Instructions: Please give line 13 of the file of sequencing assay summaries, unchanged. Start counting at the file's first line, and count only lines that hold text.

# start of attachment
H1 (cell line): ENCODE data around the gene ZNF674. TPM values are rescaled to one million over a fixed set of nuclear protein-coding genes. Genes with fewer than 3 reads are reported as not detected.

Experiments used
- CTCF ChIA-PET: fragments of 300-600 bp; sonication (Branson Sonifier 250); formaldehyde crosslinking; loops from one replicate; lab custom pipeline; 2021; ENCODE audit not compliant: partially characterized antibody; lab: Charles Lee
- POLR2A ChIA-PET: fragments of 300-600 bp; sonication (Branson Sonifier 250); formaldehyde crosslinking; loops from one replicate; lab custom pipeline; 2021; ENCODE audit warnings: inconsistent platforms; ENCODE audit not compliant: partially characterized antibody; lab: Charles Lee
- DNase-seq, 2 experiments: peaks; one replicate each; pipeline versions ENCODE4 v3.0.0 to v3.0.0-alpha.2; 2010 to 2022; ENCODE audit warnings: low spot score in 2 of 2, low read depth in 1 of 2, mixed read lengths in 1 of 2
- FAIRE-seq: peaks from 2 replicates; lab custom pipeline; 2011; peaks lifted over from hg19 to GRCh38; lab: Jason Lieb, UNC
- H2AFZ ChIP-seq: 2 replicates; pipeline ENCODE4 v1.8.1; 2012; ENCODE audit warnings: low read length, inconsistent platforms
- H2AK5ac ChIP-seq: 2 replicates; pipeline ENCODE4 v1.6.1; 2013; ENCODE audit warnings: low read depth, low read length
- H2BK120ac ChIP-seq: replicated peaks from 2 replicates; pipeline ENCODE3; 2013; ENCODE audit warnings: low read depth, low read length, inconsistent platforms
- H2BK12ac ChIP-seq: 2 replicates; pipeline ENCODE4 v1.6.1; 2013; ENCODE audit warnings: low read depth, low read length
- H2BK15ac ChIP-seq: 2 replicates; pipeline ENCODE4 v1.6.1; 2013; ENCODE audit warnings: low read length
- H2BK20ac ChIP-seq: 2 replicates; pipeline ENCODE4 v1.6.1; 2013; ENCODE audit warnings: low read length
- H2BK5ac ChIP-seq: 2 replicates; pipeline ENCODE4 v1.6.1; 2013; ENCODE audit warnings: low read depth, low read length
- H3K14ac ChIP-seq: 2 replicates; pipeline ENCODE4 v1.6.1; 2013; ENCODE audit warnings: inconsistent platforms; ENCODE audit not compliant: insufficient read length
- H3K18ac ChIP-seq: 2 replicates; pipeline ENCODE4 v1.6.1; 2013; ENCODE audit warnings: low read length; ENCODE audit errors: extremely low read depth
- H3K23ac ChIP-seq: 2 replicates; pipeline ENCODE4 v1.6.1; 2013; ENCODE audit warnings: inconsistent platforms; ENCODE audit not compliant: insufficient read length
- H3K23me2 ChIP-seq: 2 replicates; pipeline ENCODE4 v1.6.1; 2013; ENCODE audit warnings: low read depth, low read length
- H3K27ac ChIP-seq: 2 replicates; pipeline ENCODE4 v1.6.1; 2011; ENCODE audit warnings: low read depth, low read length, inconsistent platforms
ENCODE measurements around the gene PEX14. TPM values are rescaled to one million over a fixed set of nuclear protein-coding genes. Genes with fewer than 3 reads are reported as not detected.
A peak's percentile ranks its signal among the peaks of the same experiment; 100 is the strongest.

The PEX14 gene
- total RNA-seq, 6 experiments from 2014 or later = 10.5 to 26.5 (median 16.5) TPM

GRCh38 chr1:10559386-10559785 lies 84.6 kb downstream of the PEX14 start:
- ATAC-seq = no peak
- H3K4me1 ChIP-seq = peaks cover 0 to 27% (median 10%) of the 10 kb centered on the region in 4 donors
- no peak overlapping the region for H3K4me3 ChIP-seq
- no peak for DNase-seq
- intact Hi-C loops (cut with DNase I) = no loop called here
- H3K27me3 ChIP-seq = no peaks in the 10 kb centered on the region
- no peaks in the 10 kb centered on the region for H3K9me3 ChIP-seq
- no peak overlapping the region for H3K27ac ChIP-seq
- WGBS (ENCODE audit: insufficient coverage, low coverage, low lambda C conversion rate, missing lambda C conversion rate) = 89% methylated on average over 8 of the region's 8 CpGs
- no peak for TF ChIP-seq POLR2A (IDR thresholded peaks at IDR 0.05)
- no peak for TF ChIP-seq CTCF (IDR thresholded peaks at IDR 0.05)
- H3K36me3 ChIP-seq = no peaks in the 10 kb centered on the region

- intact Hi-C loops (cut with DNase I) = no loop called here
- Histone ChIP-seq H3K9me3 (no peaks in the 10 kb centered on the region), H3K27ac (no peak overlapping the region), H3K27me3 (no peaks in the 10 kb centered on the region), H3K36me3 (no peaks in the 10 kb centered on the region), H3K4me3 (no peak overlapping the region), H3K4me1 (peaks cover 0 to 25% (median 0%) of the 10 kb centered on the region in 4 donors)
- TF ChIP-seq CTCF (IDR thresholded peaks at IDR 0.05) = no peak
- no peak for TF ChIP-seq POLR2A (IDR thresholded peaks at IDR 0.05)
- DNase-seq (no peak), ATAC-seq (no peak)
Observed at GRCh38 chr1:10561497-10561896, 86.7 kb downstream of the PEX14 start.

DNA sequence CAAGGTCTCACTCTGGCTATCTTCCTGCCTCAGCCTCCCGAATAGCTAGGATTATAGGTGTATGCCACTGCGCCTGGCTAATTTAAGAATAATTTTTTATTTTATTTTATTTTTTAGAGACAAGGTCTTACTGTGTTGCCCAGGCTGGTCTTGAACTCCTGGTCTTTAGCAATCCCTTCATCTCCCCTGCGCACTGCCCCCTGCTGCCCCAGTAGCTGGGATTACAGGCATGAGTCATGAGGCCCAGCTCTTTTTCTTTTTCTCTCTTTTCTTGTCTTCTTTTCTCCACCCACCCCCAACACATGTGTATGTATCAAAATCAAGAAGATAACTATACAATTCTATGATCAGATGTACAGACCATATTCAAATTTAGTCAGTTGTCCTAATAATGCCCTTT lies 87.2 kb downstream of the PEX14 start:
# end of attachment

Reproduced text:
- H2BK5ac ChIP-seq: 2 replicates; pipeline ENCODE4 v1.6.1; 2013; ENCODE audit warnings: low read depth, low read length